Ambuja Cements, ACC not ready for volume growth take off2 min read . Updated: 03 Nov 2014, 01:18 AM IST
ACC and Ambuja Cements have not added any capacity in the past few years after getting acquired by Swiss cement maker Holcim
Holcim Ltd’s cement companies ACC Ltd and Ambuja Cements Ltd shares may underperform large cap peers such as UltraTech Cement Ltd on the back of muted volume growth because of a lack of capacities, although economic recovery is gathering steam and construction activity is expected to rebound.
Nirmal Bang Research, in a note dated 31 October, slashed the volume growth forecast for 2015 by 195 basis points (bps) to 8.7% for ACC and by 35 bps to 9.4% for Ambuja Cements. One basis point is one-hundredth of a percentage point. The volume growth visibility is weak for ACC and Ambuja Cements, compared with UltraTech which is expected to clock double digit volume growth, said analysts.
ACC and Ambuja Cements have not added any capacity in the past few years after getting acquired by Swiss cement maker Holcim. ACC’s capacity utilization was around 75% in the September quarter, with plants in some regions running at full capacity. ACC and Ambuja will commission capacity of 4 million tonnes (mt) and 6 mt each by the end of next year only, said Sanjeev Kumar Singh, an analyst from Emkay Global Financial Services Ltd.
In the September quarter, volume growth was flat at around 1.6% for ACC due to the lack of capacity. For Ambuja Cements as well, volume declined 1% because of demand pressure in the western region, Singh said. Realizations per tonne increased by 8% for ACC and by 10% for Ambuja Cements which buoyed their operating performance. A low base helped as this time last year cement prices were depressed. As a result, Ebitda (earnings before interest, taxes, depreciation and amortization) per tonne for ACC and Ambuja Cements rose by around 34% and 51%, respectively, in the September quarter.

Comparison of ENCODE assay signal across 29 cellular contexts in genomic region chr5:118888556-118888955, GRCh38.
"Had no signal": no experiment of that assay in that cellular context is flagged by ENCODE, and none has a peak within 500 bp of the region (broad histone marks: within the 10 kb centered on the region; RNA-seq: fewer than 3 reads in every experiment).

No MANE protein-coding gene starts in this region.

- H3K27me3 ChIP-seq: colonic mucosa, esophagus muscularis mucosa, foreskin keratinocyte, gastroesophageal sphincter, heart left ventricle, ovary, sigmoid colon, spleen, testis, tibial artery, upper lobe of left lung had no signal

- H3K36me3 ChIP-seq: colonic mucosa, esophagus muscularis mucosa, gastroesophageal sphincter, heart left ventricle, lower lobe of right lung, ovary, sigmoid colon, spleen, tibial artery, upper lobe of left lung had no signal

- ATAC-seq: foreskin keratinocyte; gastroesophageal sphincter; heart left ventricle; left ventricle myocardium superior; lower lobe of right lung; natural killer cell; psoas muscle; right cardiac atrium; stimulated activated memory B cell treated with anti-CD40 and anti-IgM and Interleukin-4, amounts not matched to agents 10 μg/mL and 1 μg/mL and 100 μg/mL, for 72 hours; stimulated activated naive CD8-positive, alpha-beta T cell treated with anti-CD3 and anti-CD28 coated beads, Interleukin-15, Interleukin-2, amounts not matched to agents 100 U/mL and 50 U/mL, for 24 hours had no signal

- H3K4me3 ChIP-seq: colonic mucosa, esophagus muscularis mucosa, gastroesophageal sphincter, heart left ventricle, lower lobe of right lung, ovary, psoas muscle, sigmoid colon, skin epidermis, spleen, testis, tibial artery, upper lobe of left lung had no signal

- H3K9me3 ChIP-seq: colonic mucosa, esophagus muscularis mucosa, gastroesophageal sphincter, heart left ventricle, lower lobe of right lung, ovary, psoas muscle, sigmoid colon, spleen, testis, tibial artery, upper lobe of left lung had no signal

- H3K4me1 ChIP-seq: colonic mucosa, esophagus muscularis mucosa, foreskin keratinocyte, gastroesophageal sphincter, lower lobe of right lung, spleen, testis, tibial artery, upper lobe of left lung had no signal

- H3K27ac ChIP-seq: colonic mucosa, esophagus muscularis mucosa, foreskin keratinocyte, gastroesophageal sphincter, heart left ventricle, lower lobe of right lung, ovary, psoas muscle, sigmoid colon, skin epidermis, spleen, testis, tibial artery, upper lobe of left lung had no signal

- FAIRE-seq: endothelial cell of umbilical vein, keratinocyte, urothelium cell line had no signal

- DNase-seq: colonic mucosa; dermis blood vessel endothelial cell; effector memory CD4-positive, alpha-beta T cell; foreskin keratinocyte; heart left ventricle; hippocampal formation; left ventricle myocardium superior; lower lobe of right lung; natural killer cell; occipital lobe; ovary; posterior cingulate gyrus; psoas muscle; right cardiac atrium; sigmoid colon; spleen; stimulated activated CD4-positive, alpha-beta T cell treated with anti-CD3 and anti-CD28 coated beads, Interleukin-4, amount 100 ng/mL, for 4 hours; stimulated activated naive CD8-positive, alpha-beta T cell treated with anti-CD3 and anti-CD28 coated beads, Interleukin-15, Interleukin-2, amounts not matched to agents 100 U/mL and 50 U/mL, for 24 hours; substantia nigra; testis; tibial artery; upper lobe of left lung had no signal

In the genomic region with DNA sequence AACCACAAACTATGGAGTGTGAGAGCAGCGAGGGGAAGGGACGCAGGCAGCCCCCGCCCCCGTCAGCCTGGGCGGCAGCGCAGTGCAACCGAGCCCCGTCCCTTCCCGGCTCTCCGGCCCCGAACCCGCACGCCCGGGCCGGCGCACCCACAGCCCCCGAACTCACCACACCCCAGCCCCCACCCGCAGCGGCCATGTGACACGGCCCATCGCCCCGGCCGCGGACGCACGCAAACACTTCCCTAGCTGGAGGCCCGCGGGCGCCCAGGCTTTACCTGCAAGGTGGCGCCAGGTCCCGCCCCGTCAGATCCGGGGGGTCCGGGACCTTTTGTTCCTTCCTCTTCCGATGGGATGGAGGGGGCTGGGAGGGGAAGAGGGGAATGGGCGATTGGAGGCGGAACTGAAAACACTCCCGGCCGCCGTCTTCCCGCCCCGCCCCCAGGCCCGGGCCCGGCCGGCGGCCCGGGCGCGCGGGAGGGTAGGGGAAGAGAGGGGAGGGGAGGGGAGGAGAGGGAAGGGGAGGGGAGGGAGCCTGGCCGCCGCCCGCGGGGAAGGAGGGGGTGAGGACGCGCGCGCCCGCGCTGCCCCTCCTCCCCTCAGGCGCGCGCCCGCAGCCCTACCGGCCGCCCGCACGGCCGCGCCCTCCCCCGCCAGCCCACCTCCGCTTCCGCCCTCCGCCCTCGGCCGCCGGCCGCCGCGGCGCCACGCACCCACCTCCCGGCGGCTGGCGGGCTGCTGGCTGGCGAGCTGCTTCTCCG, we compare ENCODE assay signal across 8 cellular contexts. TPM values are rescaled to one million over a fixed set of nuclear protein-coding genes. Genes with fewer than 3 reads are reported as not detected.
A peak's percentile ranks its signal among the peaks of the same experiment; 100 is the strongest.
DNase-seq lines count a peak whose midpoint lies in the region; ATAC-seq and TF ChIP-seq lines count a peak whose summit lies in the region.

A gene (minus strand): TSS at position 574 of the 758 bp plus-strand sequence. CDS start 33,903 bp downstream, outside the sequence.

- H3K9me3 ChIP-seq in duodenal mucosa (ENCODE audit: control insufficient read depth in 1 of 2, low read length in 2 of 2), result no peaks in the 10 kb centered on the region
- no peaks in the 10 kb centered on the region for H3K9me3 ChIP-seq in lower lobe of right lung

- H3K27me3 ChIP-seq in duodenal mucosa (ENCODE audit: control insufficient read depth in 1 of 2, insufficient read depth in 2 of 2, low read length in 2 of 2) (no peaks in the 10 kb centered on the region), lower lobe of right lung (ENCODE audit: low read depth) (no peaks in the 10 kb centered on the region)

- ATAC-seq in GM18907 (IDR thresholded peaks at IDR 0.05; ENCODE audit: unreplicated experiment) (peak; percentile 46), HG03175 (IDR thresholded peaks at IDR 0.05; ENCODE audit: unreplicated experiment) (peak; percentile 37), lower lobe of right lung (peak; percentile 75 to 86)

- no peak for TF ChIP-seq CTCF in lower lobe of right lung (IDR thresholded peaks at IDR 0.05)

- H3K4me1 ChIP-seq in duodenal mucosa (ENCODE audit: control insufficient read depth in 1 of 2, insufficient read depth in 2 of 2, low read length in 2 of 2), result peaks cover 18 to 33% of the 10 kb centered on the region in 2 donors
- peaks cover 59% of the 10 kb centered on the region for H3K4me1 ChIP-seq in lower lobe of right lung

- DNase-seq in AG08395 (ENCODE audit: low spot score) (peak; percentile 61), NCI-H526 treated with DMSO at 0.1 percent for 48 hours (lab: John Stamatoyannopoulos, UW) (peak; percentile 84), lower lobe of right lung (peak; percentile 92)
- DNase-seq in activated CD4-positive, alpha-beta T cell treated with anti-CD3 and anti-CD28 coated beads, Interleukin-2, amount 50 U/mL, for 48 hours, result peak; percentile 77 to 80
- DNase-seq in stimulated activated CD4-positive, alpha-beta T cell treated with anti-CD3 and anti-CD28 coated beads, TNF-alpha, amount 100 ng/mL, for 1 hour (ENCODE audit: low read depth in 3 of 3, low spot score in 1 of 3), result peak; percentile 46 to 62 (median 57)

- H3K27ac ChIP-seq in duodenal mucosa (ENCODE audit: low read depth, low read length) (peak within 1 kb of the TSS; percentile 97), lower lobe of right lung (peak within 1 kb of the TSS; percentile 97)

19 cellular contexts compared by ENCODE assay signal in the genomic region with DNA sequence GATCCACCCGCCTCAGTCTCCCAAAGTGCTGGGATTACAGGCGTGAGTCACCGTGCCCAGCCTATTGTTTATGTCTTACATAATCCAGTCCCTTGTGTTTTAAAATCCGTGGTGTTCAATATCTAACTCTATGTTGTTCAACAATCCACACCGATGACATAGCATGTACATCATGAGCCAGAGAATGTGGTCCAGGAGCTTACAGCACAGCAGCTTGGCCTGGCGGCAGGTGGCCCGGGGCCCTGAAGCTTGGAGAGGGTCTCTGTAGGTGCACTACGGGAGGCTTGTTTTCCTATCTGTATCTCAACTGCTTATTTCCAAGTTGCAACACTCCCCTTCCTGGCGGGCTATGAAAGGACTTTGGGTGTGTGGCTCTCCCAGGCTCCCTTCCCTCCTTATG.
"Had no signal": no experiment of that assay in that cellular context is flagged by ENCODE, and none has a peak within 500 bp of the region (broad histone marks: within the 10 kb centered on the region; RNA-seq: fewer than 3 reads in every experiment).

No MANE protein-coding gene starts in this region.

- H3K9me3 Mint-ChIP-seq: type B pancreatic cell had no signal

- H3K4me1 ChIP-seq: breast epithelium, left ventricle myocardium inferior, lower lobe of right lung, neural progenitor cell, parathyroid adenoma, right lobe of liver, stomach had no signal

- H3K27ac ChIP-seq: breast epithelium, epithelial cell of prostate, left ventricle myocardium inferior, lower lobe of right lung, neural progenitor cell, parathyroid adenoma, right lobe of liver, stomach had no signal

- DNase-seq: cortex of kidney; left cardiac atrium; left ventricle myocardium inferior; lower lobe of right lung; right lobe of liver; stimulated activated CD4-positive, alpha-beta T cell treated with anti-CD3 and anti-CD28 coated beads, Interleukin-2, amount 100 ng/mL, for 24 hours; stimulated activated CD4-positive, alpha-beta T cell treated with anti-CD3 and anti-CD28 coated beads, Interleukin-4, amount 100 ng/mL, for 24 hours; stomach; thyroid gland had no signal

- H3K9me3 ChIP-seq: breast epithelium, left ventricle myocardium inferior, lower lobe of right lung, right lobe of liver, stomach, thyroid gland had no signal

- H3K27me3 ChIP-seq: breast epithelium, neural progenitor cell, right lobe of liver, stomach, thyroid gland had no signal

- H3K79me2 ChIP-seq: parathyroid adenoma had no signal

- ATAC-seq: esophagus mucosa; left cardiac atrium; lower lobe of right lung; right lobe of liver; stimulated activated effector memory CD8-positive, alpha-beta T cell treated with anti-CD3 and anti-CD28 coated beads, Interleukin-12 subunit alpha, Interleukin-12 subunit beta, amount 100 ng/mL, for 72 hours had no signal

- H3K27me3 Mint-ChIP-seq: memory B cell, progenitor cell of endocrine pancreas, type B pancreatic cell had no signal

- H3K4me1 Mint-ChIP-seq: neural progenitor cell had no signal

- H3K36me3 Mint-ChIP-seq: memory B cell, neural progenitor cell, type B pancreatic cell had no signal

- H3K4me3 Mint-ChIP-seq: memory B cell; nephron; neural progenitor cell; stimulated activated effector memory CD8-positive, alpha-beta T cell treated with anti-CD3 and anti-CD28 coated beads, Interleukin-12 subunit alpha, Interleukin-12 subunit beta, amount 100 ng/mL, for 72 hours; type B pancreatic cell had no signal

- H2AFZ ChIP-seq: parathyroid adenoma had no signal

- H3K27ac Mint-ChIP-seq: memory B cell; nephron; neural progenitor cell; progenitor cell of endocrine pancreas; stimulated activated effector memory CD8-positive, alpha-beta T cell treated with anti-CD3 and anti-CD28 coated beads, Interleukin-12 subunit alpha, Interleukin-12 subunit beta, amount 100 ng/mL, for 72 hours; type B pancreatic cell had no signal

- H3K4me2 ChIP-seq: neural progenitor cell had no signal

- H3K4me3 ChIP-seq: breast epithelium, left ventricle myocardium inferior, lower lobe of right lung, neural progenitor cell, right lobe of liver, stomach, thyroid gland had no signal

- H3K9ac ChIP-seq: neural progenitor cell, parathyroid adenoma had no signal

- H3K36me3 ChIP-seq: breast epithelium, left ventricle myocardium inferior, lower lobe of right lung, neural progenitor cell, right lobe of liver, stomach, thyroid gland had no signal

Cost pressures continued as power, fuel and freight costs increased by around 12% each for both the companies. Increase in e-auction for coal, which was costlier, also weighed on energy costs. But rising costs did not have much impact on margins due to sharp price increases taken during the quarter. Operating margin expanded by 216 bps to 11.2% for ACC and by 468 bps to 17.3% for Ambuja Cements.
It was not surprising that net profit for ACC rose 62% to ₹ 193 crore and for Ambuja Cements it was up 44% to ₹ 239 crore.
ACC and Ambuja Cements shares are up 32% and 21%, respectively, in the past one year, underperforming other cement makers because of the overhang of large cash outgo from Ambuja Cements’ balance sheet for acquiring ACC.